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IVORY-BILLS  LiVE???!  ...

=> THE blog devoted to news and commentary on the most iconic bird in American ornithology, the Ivory-billed Woodpecker (IBWO)... and... sometimes other schtuff.
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"....The truth is out there."

-- Dr. Jerome Jackson, 2002 (... & Agent Fox Mulder)

“There are more things in heaven and earth, Horatio, than are dreamt of in your philosophy.”

-- Hamlet

"All truth passes through 3 stages: First it is ridiculed. Second, it is violently opposed. Third, it is accepted as self-evident."

-- Arthur Schopenhauer






Monday, March 08, 2010

 

-- "Wild Echoes" --

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An older book on endangered species that I've long liked is Charles Bergman's "Wild Echoes" (1990). Just a couple of passages:
"I have come to view endangered species as another of the great topics that challenge our certainties...
"Yet, in their imperiled status, endangered species represent a paradox: Though they
are the result of our long obsession with power over nature, they embody the limits of that power. They are a mirror, not of our stunning triumphs over nature but of our failures...
"They are also symbols in which we can read who we are. When we look at endangered species, we can learn not just about animals but about ourselves...
"
"We are living in an age of loss --- more loss, even, than occurred in the Pleistocene. I want only to see the truth about life in our times. I'm not interested in making sure I feel good about myself, and I don't think that focusing on loss is simply negative thinking. It is honesty --- about life and about ourselves. Extinction has become a part of the meaning of our lives. It's happening around us, If you just look, you can literally see it happening. You're a witness to death on a scale unknown before in history and prehistory. There is really no debate, except over the extent of the catastrophe...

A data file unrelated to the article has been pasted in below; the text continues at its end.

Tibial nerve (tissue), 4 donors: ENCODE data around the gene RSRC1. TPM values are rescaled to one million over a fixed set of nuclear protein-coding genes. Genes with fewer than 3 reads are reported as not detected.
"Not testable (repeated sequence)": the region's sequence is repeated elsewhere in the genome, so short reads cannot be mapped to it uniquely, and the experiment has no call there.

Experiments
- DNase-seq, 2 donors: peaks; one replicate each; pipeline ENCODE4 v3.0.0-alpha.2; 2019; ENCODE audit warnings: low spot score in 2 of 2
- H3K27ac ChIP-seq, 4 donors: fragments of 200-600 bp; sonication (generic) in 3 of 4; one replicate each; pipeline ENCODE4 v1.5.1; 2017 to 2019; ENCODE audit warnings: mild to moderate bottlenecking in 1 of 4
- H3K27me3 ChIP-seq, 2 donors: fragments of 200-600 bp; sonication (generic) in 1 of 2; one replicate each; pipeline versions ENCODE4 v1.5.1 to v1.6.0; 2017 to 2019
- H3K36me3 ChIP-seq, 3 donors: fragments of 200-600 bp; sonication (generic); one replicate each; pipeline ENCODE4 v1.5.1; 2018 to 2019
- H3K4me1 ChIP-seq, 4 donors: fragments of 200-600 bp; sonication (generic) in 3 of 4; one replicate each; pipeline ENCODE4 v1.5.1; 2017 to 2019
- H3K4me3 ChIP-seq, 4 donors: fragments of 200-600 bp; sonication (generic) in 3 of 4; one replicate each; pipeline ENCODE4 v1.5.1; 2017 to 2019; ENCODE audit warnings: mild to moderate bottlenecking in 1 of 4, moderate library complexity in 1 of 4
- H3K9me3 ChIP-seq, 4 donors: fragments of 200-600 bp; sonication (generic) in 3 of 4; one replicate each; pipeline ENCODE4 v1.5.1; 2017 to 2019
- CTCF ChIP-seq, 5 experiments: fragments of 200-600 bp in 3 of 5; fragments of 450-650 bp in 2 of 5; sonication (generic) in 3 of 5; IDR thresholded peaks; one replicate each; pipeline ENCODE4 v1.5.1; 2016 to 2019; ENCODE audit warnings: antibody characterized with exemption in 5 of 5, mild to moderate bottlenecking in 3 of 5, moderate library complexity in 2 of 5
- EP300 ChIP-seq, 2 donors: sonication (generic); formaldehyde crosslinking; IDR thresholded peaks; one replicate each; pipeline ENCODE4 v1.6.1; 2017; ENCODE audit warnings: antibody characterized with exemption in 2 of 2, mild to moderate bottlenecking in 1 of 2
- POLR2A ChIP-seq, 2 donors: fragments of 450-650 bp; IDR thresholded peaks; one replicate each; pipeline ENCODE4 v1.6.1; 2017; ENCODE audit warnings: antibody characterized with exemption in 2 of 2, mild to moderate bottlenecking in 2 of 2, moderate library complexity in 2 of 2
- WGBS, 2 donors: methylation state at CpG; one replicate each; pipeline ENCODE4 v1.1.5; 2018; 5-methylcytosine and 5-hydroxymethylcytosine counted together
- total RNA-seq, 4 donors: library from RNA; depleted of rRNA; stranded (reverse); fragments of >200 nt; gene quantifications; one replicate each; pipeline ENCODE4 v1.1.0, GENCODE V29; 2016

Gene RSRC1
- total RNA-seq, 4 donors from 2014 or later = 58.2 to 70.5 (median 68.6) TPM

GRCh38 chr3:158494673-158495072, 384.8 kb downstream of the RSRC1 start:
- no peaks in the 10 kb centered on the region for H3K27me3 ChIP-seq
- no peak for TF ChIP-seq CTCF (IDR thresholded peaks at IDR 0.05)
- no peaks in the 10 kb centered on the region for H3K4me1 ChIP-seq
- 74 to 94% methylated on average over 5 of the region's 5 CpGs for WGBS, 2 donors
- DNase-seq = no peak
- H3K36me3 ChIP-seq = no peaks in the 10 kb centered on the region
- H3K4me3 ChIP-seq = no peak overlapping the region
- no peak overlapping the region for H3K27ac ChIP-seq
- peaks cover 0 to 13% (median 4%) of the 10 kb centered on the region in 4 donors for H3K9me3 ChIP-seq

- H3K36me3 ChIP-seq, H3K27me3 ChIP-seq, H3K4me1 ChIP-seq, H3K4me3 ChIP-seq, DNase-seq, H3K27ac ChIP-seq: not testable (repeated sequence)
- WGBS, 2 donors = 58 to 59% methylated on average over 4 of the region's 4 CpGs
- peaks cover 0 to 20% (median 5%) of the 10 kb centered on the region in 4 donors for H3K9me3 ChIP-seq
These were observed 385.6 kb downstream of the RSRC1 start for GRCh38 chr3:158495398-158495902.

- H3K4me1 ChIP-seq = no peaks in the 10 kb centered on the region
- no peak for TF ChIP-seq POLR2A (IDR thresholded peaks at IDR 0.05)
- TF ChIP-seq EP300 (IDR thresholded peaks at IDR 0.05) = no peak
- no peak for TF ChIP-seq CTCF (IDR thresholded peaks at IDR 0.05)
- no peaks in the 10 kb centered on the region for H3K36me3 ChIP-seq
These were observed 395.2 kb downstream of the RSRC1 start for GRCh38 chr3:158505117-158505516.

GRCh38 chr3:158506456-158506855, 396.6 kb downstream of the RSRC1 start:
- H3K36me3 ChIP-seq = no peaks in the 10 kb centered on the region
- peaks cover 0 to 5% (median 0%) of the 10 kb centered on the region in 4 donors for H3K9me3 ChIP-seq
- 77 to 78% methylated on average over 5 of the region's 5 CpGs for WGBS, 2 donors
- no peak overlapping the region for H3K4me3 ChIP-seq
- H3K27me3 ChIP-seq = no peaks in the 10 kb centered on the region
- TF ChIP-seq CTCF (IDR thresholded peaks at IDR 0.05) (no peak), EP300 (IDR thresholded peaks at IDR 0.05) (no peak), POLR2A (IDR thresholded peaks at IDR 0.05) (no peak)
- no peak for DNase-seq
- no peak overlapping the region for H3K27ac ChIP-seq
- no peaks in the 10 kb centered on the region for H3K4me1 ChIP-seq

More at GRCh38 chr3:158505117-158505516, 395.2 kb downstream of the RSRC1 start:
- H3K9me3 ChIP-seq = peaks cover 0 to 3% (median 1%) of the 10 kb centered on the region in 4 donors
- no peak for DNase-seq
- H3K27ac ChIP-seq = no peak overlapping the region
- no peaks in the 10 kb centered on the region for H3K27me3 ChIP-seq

"...something else has happened with the rise of endangered species in North America: We now have a totally new, totally modern category of animals --- shadowland creatures, neither certainly extinct nor certainly living..."
Chapter 9 of the book is his lyrical ode to the Ivory-billed Woodpecker, including his own search for the bird in the Atchafalaya Basin (La.), and his basically pessimistic view that the species could possibly linger on. The book was written well before Kullivan or the Big Woods or the Choctawhatchee or... whatever. ---------------------------------------------------------------------------
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In a similar vein, I watched a preview of the following video last summer and found it outstanding. In this instance, the issue isn't extinction per se, but rather threatened species that had been extirpated from vast areas and were successfully reintroduced despite widespread opposition.

http://lordsofnature.org/

"Lords of Nature: Land of the Great Predators" details the events of the last fifteen years and the wholesale renewal of the entire ecosystem that accompanied it. Briefly, what happened included the recovery of stream banks and riparian areas along waterways because elk could no longer safely congregate in those areas and wreck havoc with their numbers. Aspen--an excellent food source--also recovered as well for similar reasons.

What absolutely captured me, however, were the way "win-win" solutions were promoted; out here in the Wild West many hold wolves and cougars in lower esteem than horse thieves, but successful techniques were put forth and encouraged for protecting livestock while wolves were around.

A nice triumph for reason and creativity over superstition and fear, for once . . .
 
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